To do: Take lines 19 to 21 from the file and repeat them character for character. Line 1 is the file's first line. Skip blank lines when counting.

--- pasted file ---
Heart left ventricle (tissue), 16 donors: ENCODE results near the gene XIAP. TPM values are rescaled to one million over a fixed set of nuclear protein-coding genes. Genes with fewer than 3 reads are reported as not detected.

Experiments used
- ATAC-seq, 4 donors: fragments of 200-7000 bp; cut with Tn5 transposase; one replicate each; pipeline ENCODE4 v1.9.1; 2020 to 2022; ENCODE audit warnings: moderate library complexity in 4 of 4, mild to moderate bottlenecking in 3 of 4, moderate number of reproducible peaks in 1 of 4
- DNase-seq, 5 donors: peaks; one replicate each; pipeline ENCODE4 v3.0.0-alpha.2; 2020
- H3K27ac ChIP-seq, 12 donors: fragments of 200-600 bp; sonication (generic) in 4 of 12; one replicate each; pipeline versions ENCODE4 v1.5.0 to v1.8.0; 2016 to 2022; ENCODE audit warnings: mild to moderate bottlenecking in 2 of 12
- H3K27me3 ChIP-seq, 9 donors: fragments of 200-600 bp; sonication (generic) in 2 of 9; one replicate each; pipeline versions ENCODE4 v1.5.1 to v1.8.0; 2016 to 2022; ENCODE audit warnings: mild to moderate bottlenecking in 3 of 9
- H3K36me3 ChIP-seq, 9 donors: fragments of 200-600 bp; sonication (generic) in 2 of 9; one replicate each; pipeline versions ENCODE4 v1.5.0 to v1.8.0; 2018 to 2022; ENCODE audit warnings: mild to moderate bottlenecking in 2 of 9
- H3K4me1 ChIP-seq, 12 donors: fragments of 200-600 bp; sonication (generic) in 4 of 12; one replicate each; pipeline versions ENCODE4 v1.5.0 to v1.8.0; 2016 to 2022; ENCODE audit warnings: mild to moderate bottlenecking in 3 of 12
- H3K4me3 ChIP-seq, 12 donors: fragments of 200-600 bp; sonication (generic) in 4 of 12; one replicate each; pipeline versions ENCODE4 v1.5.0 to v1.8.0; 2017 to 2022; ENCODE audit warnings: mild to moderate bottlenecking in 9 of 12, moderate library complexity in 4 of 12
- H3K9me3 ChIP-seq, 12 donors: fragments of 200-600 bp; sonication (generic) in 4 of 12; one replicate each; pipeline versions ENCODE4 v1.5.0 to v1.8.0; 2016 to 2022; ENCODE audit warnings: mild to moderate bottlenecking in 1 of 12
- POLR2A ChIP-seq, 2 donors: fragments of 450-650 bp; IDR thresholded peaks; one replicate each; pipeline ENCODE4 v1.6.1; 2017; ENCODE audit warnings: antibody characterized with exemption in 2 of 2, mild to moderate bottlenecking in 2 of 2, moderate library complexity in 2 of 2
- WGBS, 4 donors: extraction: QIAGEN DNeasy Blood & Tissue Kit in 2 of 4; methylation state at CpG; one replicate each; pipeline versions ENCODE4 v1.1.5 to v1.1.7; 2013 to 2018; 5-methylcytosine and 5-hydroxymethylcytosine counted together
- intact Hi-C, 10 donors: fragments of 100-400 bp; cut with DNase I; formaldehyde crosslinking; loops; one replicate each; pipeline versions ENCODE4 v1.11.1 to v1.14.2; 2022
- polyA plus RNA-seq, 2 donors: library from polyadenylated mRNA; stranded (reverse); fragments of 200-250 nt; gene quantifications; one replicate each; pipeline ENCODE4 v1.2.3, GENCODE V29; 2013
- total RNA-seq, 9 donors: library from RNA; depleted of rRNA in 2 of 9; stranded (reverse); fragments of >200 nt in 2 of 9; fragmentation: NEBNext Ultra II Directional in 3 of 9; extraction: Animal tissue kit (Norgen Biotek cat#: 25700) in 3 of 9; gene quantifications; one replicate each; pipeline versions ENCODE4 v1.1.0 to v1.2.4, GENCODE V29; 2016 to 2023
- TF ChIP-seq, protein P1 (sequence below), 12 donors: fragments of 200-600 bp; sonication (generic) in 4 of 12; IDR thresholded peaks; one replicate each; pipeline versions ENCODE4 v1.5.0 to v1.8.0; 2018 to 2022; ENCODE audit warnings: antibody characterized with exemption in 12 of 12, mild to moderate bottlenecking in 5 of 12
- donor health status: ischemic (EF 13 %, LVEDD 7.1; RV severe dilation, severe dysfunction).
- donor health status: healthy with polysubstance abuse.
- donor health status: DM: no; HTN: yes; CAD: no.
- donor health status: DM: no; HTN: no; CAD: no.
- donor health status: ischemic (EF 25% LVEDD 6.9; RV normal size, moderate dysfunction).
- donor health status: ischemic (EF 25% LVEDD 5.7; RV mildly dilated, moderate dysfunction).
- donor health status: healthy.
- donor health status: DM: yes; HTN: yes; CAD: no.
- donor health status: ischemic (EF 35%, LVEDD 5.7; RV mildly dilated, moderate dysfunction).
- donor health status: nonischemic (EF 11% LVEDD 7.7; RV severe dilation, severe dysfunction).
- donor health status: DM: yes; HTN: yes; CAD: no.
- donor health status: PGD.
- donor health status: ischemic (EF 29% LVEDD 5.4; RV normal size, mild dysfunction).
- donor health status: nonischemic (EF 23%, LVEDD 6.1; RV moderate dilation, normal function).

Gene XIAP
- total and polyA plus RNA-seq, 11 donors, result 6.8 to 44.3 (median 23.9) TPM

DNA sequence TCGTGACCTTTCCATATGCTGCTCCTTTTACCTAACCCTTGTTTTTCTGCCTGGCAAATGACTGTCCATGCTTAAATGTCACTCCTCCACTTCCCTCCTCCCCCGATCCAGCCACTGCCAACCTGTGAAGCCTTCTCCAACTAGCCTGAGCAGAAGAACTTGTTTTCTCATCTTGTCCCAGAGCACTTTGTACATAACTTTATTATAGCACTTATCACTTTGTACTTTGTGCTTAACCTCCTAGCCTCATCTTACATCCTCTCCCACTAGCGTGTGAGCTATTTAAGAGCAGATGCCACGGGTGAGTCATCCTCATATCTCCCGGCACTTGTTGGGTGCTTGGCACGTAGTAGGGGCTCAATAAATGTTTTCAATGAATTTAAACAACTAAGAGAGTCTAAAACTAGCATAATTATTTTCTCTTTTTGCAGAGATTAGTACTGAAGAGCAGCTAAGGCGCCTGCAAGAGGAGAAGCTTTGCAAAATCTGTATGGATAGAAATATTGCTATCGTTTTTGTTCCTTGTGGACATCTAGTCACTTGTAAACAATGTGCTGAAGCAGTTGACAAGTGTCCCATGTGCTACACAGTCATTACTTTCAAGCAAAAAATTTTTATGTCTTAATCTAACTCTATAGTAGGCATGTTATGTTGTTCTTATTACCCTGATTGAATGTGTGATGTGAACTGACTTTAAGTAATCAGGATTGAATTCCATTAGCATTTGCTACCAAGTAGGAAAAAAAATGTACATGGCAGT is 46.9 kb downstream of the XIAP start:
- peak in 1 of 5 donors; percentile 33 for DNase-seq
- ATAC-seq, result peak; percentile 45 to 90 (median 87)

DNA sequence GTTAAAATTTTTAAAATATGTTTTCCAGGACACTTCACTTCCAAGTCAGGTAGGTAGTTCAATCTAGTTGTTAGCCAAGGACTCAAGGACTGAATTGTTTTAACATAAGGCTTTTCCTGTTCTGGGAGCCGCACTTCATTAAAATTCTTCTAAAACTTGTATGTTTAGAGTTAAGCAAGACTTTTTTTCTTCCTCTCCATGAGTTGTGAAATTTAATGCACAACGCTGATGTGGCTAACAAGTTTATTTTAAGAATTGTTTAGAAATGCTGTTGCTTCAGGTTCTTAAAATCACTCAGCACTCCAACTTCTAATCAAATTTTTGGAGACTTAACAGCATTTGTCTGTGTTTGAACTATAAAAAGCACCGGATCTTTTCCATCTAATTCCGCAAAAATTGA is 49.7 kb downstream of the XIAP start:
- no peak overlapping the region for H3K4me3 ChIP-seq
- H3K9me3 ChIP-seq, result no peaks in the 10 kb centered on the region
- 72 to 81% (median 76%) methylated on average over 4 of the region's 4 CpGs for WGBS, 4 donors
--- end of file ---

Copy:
- donor health status: DM: no; HTN: yes; CAD: no.
- donor health status: DM: no; HTN: no; CAD: no.
- donor health status: ischemic (EF 25% LVEDD 6.9; RV normal size, moderate dysfunction).